Scott Pilgrim’s Finest Hour
Writer/Artist: Bryan Lee O’Malley
[Four and a half stars]
It’s easy to get swayed by the hoopla of the forthcoming Edgar Wright adaptation of Bryan Lee O’Malley’s Scott Pilgrim series and not recognise the book for what it really is ”“ a game-changer for the comic book medium, an unbelievable mash-up of styles, various tropes and genres into something that is contemporary and nostalgic at the same time. Look at the facts: A black and white series that was published as digest-sized volumes by a fledgling company, written and drawn by an individual with no previous track-record. Six years and multiple awards later, Scott Pilgrim is an acknowledged publishing phenomenon. The sixth and last volume, released last month, ends the storyline. (The sound you just heard? The rabid howling of Scottheads demanding more.)
So what’s it all about? On the surface, Scott Pilgrim is a straightforward bildungsroman. Our protagonist, a 22-year old slacker with a poor relationship track record finds the girl of his dreams ”“ a roller-skating delivery girl named Ramona Flowers. But to date her, Pilgrim has to defeat Ramona’s seven evil exes ”“ an ultra-bizarre concept that turns the initial rom-com premise of the series on its head in the concluding pages of the first volume. The first five books have Scott defeating the majority of the evil exes in fight sequences that merge video-game references with a shonen-manga sensibility. Along with that, there are the convoluted relationship graphs among the supporting cast – the other women in Scott’s life, his gay roommate, the circle of friends who frequent the same downtown Toronto nightspots.
By the end of book five, however, Scott’s life is in shambles. Ramona has disappeared. The mysterious Gideon Graves, Ramona’s seventh boyfriend and the Boss Villain of Scott’s beat-em-up odyssey finally makes an appearance, and you get the epic showdown one would expect when nemeses clash. But wait, this is the part where I remind you that the series is not all pop-culture references and Nintendo in-jokes. (If it were just that, it would probably be just another comic book, without the kind of fandom that it has spawned. I mean, midnight release party-level fan intensity, man, that’s so Harry Potter!). The series is primarily about growing up, and the complicated nature of relationships, which means that the most insightful revelations and the most compelling moments in Finest Hour deal with Pilgrim and Pilgrim alone. Scott’s perennial challenge has always been his precious little life, which he whiles away playing video games, shirking a regular job and sucking at his vocation of choice (bass player for a band named Sex-Bob-omb). Even as he asks ex-flame Knives Chau if they should have some casual sex, or tries to make out with best pal Kim Pine, little tidbits of information about Scott are deliciously squeezed out to the reader, pieces of a puzzle that enlighten us about the real nature of Scott’s dilemma. That sometimes, in order to get what he wants, a boy has to become a man.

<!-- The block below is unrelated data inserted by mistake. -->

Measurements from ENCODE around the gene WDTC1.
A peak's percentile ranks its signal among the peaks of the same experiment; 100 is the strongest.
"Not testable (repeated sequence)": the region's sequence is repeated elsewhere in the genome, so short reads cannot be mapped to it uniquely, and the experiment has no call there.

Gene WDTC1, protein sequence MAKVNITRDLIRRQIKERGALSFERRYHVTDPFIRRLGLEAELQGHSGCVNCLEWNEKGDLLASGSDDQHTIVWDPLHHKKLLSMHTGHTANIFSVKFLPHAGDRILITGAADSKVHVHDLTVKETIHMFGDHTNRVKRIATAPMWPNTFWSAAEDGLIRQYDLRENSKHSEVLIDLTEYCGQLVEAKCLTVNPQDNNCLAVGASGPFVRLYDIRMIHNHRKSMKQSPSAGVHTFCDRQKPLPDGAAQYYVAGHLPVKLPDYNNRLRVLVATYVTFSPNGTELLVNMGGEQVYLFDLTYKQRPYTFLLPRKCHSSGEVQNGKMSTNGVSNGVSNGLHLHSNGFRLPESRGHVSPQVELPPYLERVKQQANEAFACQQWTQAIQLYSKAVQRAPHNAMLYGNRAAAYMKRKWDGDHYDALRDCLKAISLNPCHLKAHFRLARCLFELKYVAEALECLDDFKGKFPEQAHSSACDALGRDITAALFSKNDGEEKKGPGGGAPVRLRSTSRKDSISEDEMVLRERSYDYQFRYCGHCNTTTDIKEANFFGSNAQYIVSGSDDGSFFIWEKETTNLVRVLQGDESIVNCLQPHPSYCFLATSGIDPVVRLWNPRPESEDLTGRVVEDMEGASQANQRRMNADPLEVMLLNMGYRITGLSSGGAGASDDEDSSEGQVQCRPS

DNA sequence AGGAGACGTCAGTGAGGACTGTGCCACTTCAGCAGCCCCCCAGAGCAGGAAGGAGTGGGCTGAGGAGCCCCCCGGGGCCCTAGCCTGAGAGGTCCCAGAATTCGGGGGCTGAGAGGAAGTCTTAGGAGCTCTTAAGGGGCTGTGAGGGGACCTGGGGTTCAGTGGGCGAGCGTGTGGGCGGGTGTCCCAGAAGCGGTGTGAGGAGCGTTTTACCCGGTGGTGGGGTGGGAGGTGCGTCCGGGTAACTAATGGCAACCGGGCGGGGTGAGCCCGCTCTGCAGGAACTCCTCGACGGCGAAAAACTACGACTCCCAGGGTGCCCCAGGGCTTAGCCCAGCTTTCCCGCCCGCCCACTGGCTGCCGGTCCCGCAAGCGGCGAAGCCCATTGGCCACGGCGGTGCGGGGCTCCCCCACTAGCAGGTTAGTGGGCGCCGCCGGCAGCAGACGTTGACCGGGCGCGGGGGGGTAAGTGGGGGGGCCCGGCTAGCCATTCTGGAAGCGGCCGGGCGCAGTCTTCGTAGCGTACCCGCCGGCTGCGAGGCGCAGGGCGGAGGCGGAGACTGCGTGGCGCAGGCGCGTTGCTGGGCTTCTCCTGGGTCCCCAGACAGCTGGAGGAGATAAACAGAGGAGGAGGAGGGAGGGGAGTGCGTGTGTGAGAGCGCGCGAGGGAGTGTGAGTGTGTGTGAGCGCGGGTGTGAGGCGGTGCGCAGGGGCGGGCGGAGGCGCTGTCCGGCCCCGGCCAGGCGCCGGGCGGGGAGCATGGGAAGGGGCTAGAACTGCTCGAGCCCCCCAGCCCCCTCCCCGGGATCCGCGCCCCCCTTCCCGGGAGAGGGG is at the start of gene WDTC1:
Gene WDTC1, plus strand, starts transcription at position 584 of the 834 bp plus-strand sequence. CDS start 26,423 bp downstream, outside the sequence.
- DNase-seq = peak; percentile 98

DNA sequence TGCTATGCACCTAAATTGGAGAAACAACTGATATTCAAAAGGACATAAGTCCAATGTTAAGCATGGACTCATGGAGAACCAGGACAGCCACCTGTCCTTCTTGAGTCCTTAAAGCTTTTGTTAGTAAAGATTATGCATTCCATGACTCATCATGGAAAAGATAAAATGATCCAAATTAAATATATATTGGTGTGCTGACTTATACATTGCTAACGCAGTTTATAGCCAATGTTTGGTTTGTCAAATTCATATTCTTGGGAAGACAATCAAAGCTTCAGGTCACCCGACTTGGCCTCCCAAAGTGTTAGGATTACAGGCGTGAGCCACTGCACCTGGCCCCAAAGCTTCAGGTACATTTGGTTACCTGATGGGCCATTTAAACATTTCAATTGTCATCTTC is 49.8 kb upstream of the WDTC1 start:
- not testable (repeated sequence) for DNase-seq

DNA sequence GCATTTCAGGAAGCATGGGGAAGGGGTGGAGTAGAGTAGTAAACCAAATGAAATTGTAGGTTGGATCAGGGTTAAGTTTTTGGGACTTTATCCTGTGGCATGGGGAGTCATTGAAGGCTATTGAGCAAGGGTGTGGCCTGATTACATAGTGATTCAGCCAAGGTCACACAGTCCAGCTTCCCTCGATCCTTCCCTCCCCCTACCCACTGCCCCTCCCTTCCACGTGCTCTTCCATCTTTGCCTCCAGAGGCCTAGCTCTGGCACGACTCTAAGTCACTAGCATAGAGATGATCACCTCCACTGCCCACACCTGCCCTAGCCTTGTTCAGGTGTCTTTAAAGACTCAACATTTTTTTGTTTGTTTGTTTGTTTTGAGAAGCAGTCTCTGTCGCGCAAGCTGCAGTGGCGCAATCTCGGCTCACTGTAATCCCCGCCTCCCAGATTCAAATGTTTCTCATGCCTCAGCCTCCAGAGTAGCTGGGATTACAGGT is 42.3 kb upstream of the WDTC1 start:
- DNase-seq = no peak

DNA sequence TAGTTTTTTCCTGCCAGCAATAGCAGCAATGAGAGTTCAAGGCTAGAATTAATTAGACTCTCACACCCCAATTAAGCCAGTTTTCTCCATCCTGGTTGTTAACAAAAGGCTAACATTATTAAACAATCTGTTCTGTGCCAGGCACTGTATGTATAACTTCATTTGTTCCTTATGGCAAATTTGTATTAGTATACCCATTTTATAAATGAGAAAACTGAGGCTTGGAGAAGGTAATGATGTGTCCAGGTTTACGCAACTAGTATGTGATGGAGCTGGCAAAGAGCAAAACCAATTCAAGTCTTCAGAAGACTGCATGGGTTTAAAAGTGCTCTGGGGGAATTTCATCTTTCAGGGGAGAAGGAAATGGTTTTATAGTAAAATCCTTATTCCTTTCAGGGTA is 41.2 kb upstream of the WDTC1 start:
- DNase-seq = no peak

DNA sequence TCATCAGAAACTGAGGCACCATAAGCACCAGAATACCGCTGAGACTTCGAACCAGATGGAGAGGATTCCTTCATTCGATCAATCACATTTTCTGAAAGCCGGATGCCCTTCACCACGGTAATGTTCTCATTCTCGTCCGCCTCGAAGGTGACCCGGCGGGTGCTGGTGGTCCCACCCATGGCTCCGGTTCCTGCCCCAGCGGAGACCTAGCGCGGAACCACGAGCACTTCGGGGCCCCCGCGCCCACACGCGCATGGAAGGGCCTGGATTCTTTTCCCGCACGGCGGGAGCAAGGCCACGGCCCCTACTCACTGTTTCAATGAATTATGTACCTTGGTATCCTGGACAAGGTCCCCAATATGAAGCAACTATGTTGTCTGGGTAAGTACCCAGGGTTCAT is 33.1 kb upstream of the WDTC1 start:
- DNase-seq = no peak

Minor spoilers ahead ”“ yes, Scott and Ramona meet again, and yes, Gideon is far more diabolical than you ever imagined. But the reunion is not exactly a starry-eyed love-fest, and Gideon Graves is not really all black and no white. Though I am not aware of O’Malley’s motivations, I am willing to put money on the hunch that this book is, for the creator, a way to exorcise his inner demons as much as it is about the protagonist. That does not mean it’s not funny, or emotionally unsatisfying, hell no! This is a book where every loose thread, every plot point comes together brilliantly, filtered through Bryan O’Malley’s tongue-in-cheek humour. His style is a minimalist version of what is taken for granted as “manga-style” ”“ big eyes, oddball expressions, the works; but it’s surprising to see how much of an emotional wallop he can pack with precisely that lack of details. Obviously, the action scenes are where O’Malley goes nuts, and it’s a revelation to compare sequences from the first volume, which came out in 2004, and this one to see how far he’s come in terms of draftmanship. And ooh, the artistic tics ”“ flashback sequences shown as childish, fuzzy scrawls, startlingly original use of perspective, funky transition sequences. Only in Scott Pilgrim would you see “closure” as a video-game power-up.
Yes, you will need a slight amount of knowledge of classic video-games to get a chuckle out of everything that’s packed into these 300-odd pages. Then again, if you have followed the twists that the creator has thrown your way so far, you will take it in your stride even if you are not familiar with the eighties arcade scene. You will fist-pump at all the right “fuck yeah!” moments, and heave a contented sigh when you turn the last page. And like me, you will probably contemplate buying a PS3 for the downloadable Scott Pilgrim game, just to relive the series all over again.